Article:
March 8th, 2019
Blog post by Stewart Plein, Assistant Curator for WV Books & Printed Resources & Rare Book Librarian
The life of Frederick Douglass is infinitely compelling. Born enslaved, he barely knew his mother, who died when he was young, and never knew his father. As a young man he escaped enslavement to become a prominent activist and one of the finest orators of the 19th century.
With the publication of David Blight’s new biography, Frederick Douglass: Prophet of Freedom, it seemed an appropriate time to share the West Virginia and Regional History Center’s extensive book collection on Frederick Douglass.
Frederick Douglass: Prophet of Freedom.
David W. Blight
An award winning author, David W. Blight has written what is called the definitive biography of Frederick Douglass.
Frederick Douglass: A Life in Documents
The University of Virginia Press describes Douglass as “the most prominent African American activist of the nineteenth century.” His life is well documented and he left behind a vast amount of documentary evidence on his life in slavery and achievements in freedom. This volume gathers and interprets valuable selections from a variety of Douglass’s writings, including speeches, editorials, correspondence, and autobiographies. This book is part of the series: A Nation Divided: Studies in the Civil War Era.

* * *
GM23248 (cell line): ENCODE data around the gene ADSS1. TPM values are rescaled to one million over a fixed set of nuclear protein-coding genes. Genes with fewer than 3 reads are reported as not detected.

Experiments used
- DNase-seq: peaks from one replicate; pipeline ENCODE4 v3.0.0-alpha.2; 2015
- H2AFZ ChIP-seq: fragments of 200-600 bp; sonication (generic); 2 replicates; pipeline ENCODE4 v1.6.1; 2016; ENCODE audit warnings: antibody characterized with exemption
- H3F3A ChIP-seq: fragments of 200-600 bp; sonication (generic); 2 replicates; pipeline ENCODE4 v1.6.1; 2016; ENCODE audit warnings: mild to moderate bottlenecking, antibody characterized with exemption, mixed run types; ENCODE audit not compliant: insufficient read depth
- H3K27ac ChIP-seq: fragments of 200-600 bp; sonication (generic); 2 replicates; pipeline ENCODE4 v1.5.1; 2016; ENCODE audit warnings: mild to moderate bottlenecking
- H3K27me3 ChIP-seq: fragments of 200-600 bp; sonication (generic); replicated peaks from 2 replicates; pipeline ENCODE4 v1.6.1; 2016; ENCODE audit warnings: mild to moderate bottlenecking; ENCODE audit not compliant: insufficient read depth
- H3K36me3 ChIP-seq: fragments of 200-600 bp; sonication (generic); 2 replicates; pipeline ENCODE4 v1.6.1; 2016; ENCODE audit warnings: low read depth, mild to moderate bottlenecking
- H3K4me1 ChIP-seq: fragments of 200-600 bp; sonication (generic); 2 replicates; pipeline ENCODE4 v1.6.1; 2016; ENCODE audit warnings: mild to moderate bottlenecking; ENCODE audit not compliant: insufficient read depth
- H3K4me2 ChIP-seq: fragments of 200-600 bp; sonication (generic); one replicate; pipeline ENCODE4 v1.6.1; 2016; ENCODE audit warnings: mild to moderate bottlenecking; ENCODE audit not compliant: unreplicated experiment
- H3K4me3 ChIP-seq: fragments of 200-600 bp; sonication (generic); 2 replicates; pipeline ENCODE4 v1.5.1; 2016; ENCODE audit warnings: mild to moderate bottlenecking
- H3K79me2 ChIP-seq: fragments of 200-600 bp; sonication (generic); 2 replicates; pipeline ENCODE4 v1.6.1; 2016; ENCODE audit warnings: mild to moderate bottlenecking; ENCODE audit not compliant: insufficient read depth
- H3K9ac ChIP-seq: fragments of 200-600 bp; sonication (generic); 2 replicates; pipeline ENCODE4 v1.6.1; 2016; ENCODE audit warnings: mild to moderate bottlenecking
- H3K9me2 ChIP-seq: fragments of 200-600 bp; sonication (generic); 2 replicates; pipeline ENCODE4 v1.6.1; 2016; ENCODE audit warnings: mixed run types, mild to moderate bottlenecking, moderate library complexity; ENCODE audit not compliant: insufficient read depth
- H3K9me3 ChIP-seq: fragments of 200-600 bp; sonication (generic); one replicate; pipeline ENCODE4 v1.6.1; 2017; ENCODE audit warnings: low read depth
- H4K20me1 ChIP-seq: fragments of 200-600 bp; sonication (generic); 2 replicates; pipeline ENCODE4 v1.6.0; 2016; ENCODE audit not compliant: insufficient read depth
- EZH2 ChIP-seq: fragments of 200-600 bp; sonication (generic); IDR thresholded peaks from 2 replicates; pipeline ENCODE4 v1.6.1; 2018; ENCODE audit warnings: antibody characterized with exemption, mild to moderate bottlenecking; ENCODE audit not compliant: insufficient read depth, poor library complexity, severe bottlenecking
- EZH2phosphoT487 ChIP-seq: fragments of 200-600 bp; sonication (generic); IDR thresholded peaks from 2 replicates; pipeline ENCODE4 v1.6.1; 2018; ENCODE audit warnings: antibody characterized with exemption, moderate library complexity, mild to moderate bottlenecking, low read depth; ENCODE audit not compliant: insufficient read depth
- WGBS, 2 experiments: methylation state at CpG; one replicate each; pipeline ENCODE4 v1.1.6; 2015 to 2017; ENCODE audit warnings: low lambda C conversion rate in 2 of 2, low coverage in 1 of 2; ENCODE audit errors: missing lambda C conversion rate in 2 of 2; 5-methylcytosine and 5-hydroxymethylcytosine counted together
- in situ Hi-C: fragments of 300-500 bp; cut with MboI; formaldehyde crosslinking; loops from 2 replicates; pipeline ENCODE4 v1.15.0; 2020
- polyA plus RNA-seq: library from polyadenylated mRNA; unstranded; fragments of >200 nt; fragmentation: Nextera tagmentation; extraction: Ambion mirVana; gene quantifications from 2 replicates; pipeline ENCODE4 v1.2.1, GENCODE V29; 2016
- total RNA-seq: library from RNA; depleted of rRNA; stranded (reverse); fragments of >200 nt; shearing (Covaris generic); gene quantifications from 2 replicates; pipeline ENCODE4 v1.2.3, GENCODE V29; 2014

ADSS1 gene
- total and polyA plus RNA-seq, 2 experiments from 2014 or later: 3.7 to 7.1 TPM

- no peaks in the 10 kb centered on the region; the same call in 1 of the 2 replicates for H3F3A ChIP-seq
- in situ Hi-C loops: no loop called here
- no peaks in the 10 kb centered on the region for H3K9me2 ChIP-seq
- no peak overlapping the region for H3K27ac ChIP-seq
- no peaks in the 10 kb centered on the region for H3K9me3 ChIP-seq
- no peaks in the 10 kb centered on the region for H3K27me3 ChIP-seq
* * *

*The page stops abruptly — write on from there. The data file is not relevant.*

Picturing Frederick Douglass:
An Illustrated Biography of the Nineteenth Century’s
Most Photographed American
John Stauffer, Zoe Trodd, and Celeste-Marie Bernier
Paging through this volume the reader is overwhelmed by the quantity, and the variety of photographs. This rich collection shows Douglass from his youth to old age. Highly recommended.
Giants: The Parallel Lives of Frederick Douglass & Abraham Lincoln
This dual biography looks at the life of two men, both self-made, who rose to prominence from the unlikely sources; Lincoln from poverty and Douglass from slavery.
An Address by Frederick Douglass, at the Fourteenth Anniversary of Storer
College, Harper’s Ferry, West Virginia, May 30, 1881.
Frederick Douglass was the keynote speaker for Decoration Day, May 30, 1881, at Storer College. It was also the 14th anniversary of the college, the first institution of higher learning for African Americans in West Virginia, as well as the Storer College commencement. This speech, printed here in its entirety, is one of the most important speeches on John Brown.
My Bondage and My Freedom
Life and Times of Frederick Douglass
Frederick Douglass wrote three autobiographies during his lifetime; two of them, My Bondage and My Freedom and Life and Times of Frederick Douglass, examine different times in the author’s life. The first, My Bondage and My Freedom, published in 1855, expands on his first autobiography, The Narrative Life of Frederick Douglass, and recalls his life as a slave. The second book, Life and Times, looks at the latter part of his life.
To see these books, and others on the life of Frederick Douglass, please visit the West Virginia and Regional History Center. Several of these books are currently on display on our New Arrivals shelf.